Cracking the Whip
Cracking the Whip
Harmon Davidson faces a challenge when he falls out with the head of his team, Al Pitcher. The situation reveals that he had not held the management position as the director of the headquarters management for a very long time as he discloses that he had been given the position after the retirement of the former director, Walton Drummond. Although this was not the first time he was holding the same position, it had been five years since Davidson had been there and so some changes had taken place. A dispute had led to an argument between himself and the team leader in the Department of Technical Services, DTS, Mr. Pitcher (Daft, 2010). Although he was a hardworking and impressive employee, he had a few weaknesses. Pitcher’s kind of management seemed to be the paternalism kind of management. Unfortunately, he did not seem to know or rather want to admit of his weaknesses or challenges. This is where the dispute was rooted on.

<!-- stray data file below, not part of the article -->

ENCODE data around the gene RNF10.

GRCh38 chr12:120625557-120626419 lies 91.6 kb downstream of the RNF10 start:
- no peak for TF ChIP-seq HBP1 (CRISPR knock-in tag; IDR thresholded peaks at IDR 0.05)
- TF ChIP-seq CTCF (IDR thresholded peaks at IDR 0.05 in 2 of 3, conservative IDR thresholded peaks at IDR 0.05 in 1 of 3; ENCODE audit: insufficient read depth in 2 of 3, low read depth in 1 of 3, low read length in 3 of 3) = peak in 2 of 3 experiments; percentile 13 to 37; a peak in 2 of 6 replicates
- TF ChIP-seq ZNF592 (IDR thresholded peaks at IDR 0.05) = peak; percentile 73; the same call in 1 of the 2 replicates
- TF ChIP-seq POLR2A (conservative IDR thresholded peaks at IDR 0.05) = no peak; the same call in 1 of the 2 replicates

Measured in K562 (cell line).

In normal organizations, disputes are likely to occur between managers and the employees or between the managers themselves. This is the case in this scenario. One of the major problems evident is that there is resistance to change. Davidson finds out that Mr. Pitcher adopts the paternalism kind of management. This kind of management portrays a manger who manages the other team members or employees as though he was a father to them and that they did not have their own rights or they did not know what to do. This kind of management makes the manager have the final say without giving other members’ thoughts and suggestions much consideration (Daft, 2010).
Another challenge is that Mr. Pitcher had no interest in the department’s culture and history. He felt that as far as his knowledge on the latest organizational theories, the rest was not important. The most challenging of all his weaknesses is that he did not know or did not accept that he had challenges or that he could be wrong on some of his decisions. This was the main cause of the argument illustrated in the scenario. It becomes a challenge to correct someone who does not feel that he or she has a weakness or a problem.